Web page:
Good nutrition is the foundation for good health. But when people lack consistent access to nutritious food or maintain an unhealthy diet, it can create a domino effect of negative consequences that extends to many facets of a person’s life – clinical, financial, and even social.
People who maintain a healthy lifestyle and eat nutritious food tend to have fewer doctor visits and hospital stays which lowers their overall health care costs. Plus, healthier people can engage in life more fully.
The converse is also true. Poor nutrition is often a precursor to health problems including chronic diseases such as diabetes, hypertension, and heart disease. People with chronic illness require more health care, which drives up their medical costs in the form of higher deductibles, co-pays, and prescription costs. Complicating matters, unhealthy people tend to miss out on the things that matter to them, such as family events and other activities.
A major barrier to better nutrition for millions of Americans is lack of access to healthy food. A 2017 U.S. Department of Agriculture study estimates that 40 million Americans, including 12 million children, were food insecure, or lacked steady access to affordable, nutritious food. Food insecurity can be a result of several issues including income, employment, disability, and race/ethnicity.
One’s zip code is also a factor. Many urban and low-income neighborhoods are “food deserts” without full-service grocery stores. Residents of food deserts are often limited to shopping at convenience stores, which tend to have higher prices and lower quality foods.
A person’s age also plays a part in food insecurity. According to a Feeding America study, senior citizens are the fastest growing food-insecure population in the country and they face specific challenges getting the nutrition they need. Seniors living on fixed or limited incomes often skip meals or eat lower quality, less expensive foods to balance the costs of medical care and housing. Mobility is an issue too, because many seniors can’t easily shop for or prepare the nutritious foods they need.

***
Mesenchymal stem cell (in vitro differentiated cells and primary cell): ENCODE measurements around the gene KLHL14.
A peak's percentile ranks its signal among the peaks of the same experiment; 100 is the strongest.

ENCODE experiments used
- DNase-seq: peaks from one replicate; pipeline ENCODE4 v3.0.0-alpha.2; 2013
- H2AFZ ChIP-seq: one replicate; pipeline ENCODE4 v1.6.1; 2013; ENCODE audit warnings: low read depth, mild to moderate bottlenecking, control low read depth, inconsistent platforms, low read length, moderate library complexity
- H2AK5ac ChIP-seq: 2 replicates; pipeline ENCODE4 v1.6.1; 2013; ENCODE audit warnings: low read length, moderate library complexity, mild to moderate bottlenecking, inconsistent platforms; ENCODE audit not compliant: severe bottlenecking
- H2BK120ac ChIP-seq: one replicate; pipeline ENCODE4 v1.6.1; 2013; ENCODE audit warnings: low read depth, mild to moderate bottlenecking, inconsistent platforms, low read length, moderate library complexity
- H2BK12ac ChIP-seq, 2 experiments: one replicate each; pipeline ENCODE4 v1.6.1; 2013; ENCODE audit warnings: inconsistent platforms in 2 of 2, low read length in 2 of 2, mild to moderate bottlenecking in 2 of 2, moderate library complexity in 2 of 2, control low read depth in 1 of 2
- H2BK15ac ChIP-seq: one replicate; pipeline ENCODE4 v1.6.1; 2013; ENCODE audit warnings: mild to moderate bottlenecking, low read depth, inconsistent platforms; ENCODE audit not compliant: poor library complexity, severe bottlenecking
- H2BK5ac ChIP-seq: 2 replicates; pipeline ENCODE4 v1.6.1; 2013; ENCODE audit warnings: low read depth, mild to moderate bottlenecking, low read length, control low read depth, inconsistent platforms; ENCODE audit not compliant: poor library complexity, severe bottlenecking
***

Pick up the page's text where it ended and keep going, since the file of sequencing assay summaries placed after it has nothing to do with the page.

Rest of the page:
Helping vulnerable populations
Fortunately, more services and programs are addressing food insecurity and improving nutrition for vulnerable populations.
- Health care organizations are launching food pharmacies where clinicians write “prescriptions” for low-cost or free nutritious food for patients.
- Mobile growers’ markets are springing up in low-income neighborhoods around the nation improving access to fresh, locally sourced produce for residents of food deserts.
- Community organizations and health plans are providing condition-appropriate home delivered meals to provide nutritional support for recently discharged or chronically ill patients.
Several studies have shown that providing condition-appropriate food to nutritionally vulnerable patients via companies such as Mom’s Meals® reduces overall medical costs. A recent study of dual eligible Medicaid and Medicare patients published in Health Affairs showed that patients who receive medically tailored meals had fewer inpatient admissions and lower medical spending than those receiving non-tailored food delivery. Get more information about Mom’s Meals.